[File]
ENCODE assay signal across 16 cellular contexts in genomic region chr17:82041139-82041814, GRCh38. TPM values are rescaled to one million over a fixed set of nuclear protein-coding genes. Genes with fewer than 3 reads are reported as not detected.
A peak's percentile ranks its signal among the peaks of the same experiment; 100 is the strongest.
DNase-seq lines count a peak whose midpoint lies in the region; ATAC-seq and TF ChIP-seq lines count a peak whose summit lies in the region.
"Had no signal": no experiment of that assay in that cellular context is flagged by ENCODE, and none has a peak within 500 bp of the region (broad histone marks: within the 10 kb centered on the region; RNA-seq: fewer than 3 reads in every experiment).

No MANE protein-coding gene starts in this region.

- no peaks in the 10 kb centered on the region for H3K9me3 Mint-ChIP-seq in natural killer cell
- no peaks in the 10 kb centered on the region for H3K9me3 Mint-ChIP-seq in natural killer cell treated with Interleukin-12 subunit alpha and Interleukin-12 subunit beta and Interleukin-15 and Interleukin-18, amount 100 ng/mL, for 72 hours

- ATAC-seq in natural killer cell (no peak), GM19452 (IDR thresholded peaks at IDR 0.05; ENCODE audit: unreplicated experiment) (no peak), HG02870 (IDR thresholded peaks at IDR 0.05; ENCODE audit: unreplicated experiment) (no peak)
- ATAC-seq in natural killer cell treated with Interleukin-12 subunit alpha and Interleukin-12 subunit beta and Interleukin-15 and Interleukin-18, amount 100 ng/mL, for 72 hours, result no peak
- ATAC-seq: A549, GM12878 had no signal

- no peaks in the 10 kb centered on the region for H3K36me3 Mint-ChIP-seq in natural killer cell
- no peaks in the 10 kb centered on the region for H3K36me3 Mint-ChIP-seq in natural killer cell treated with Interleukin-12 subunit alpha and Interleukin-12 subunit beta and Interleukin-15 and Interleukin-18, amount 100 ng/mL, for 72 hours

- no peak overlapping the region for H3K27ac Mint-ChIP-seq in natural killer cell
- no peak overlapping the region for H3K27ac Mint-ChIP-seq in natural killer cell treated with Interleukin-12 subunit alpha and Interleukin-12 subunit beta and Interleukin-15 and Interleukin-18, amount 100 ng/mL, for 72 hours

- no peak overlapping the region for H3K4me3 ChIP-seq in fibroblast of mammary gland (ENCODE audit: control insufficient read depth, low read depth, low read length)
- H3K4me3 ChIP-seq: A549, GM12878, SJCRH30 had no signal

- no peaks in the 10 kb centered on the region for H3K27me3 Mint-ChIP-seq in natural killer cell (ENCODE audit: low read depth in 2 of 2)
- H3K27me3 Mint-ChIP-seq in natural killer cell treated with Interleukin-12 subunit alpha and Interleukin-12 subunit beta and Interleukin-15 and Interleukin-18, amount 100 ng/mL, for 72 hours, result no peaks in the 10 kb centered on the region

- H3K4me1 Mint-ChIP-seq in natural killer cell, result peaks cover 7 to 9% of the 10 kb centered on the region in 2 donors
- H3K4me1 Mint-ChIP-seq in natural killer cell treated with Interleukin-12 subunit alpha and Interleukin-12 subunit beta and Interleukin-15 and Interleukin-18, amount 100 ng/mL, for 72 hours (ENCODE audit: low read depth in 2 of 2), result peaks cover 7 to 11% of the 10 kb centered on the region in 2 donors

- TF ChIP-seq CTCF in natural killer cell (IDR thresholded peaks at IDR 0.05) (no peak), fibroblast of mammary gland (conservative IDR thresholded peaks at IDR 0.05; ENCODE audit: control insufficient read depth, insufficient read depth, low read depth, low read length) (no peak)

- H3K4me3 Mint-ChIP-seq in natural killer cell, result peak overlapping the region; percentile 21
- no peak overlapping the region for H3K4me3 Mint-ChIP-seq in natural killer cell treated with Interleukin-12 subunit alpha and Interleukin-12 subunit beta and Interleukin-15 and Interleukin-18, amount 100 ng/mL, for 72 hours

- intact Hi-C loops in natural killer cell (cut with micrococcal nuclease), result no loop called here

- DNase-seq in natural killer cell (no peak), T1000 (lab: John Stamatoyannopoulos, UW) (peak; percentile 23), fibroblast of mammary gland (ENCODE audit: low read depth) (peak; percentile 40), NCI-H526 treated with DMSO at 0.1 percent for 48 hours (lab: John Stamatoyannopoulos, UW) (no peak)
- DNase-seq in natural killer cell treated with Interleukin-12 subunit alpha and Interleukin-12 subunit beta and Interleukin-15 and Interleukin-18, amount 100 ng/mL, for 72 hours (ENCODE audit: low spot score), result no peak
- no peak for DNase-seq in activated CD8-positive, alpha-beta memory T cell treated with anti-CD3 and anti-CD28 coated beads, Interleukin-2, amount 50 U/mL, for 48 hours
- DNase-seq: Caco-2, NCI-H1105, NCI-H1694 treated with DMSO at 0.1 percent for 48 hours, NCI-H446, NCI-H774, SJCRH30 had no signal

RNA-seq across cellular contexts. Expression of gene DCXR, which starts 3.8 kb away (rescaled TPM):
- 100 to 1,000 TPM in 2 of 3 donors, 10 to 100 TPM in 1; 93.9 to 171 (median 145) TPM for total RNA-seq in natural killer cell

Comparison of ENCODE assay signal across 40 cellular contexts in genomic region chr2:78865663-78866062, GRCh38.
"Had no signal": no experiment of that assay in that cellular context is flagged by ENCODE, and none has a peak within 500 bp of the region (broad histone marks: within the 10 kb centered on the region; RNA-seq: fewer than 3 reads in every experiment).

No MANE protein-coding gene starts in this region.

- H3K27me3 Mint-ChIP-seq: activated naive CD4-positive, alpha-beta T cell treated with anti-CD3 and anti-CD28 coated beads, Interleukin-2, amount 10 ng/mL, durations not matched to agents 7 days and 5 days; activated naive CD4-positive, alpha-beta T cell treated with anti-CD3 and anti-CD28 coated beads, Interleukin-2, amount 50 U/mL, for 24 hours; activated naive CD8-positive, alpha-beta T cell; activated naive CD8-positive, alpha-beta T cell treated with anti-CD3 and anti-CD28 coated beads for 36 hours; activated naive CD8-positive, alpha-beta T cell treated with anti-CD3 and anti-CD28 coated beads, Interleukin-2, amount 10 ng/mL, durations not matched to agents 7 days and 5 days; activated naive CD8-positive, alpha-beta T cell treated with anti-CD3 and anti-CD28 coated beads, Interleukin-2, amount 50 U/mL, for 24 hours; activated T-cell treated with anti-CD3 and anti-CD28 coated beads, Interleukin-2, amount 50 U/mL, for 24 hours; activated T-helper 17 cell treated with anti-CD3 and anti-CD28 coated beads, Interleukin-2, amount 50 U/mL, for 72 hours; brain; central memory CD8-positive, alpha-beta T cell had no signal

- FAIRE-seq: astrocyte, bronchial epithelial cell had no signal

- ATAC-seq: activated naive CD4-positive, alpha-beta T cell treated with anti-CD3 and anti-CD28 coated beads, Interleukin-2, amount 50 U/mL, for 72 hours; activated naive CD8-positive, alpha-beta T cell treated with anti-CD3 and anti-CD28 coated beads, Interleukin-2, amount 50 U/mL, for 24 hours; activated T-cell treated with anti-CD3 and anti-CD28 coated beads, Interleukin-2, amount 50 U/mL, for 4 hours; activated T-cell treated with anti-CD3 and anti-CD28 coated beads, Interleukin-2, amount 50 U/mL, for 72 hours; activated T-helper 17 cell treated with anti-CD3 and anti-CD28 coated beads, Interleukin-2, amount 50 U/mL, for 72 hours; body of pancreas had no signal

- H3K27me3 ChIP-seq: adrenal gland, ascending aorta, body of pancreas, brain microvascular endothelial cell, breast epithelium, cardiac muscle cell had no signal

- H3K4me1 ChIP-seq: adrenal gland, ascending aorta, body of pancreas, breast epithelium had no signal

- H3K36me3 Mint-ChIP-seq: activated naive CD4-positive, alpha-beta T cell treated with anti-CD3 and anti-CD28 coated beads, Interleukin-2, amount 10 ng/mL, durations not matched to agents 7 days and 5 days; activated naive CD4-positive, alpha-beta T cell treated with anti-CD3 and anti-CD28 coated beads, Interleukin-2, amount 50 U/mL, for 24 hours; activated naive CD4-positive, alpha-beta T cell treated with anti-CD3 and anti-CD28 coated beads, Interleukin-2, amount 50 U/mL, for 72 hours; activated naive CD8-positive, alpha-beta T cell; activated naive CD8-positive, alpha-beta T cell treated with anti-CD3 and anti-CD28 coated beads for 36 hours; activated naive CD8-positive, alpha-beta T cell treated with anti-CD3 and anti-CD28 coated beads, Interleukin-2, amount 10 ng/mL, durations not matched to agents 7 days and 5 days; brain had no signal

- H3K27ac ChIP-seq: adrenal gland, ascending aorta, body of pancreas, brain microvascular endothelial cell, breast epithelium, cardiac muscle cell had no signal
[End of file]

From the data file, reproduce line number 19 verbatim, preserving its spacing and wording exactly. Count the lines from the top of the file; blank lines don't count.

- H3K4me1 Mint-ChIP-seq in natural killer cell, result peaks cover 7 to 9% of the 10 kb centered on the region in 2 donors